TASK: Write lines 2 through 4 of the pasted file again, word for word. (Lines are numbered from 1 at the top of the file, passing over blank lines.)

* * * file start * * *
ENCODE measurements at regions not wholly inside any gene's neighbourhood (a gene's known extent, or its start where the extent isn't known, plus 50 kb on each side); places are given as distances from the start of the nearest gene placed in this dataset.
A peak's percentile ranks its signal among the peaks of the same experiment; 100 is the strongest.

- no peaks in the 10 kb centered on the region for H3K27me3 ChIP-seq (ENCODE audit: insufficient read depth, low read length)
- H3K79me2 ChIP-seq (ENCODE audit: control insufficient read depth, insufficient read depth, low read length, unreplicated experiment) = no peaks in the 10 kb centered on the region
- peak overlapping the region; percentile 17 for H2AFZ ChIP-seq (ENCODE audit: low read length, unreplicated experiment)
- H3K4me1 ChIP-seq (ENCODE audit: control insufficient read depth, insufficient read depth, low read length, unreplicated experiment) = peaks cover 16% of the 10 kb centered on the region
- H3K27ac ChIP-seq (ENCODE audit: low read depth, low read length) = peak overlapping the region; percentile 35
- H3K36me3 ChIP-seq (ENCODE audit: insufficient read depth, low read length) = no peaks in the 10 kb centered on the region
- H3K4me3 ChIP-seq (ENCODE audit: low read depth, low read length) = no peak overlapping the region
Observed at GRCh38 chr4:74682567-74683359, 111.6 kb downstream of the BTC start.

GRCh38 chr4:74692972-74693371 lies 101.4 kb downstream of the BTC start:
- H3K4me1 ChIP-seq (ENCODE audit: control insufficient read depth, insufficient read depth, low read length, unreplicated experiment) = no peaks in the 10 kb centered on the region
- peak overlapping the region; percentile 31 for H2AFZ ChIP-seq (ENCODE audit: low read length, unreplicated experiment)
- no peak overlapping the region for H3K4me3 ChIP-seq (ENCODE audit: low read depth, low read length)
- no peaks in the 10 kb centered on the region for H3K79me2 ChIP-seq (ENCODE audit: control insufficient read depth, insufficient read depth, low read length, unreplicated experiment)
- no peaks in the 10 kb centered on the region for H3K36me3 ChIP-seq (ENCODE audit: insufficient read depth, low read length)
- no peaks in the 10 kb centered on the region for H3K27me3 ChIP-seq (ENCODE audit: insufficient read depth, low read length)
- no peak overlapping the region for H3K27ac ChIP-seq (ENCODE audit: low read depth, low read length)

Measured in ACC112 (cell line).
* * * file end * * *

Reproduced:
A peak's percentile ranks its signal among the peaks of the same experiment; 100 is the strongest.

- no peaks in the 10 kb centered on the region for H3K27me3 ChIP-seq (ENCODE audit: insufficient read depth, low read length)
- H3K79me2 ChIP-seq (ENCODE audit: control insufficient read depth, insufficient read depth, low read length, unreplicated experiment) = no peaks in the 10 kb centered on the region